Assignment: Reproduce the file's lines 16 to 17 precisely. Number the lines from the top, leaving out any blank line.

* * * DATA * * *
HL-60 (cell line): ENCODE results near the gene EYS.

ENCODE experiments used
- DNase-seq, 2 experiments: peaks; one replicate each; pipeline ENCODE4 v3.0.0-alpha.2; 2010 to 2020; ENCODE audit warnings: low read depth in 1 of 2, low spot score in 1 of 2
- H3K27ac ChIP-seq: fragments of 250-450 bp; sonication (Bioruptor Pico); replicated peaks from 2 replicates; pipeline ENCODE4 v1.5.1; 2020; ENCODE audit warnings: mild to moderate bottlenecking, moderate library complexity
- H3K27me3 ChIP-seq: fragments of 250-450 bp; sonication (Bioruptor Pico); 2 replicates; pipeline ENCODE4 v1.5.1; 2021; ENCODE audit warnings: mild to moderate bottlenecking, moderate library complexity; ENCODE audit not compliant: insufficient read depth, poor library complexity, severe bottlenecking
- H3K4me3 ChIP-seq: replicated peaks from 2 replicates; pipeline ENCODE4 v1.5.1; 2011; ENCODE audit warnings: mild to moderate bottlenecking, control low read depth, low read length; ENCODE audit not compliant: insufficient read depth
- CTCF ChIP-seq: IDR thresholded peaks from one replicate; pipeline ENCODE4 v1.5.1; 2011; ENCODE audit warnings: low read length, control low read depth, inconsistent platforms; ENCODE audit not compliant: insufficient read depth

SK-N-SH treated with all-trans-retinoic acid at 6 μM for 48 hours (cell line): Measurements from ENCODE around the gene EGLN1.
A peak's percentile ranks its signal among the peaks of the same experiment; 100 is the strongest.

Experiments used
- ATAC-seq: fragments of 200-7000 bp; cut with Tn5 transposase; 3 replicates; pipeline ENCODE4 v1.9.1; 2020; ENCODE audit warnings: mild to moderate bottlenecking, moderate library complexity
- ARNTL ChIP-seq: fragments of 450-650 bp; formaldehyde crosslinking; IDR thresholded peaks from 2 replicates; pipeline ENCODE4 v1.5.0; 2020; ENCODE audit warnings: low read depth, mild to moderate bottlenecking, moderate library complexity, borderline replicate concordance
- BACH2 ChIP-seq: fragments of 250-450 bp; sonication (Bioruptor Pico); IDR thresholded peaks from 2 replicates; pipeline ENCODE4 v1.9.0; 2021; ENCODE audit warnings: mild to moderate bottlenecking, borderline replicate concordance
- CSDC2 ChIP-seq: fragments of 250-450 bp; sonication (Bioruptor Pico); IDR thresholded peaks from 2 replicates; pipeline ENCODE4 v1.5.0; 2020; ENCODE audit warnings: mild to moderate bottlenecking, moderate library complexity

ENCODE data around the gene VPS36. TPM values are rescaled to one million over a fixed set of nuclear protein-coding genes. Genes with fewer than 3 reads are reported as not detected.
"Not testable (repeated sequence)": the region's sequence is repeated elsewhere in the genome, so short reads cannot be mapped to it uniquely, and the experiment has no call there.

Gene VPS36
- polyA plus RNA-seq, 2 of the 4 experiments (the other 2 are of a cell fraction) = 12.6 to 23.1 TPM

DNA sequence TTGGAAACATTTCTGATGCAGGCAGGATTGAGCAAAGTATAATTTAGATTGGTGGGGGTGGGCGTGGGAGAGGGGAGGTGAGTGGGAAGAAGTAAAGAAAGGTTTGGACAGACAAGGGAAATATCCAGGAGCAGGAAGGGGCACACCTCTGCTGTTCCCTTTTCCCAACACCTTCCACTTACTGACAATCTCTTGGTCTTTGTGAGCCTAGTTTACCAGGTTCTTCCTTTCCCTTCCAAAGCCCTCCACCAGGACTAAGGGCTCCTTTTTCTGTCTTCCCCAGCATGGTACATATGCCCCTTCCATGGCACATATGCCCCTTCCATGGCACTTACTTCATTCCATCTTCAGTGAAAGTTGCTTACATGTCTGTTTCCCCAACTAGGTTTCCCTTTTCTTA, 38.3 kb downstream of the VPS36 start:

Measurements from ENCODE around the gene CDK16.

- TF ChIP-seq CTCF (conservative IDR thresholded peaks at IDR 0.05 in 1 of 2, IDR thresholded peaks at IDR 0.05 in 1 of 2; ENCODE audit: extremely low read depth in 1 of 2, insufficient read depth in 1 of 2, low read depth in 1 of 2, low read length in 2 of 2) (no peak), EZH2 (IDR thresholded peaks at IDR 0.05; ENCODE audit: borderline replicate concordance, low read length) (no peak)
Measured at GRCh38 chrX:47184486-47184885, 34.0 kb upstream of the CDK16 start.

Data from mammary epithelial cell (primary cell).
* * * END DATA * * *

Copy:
"Not testable (repeated sequence)": the region's sequence is repeated elsewhere in the genome, so short reads cannot be mapped to it uniquely, and the experiment has no call there.

Gene VPS36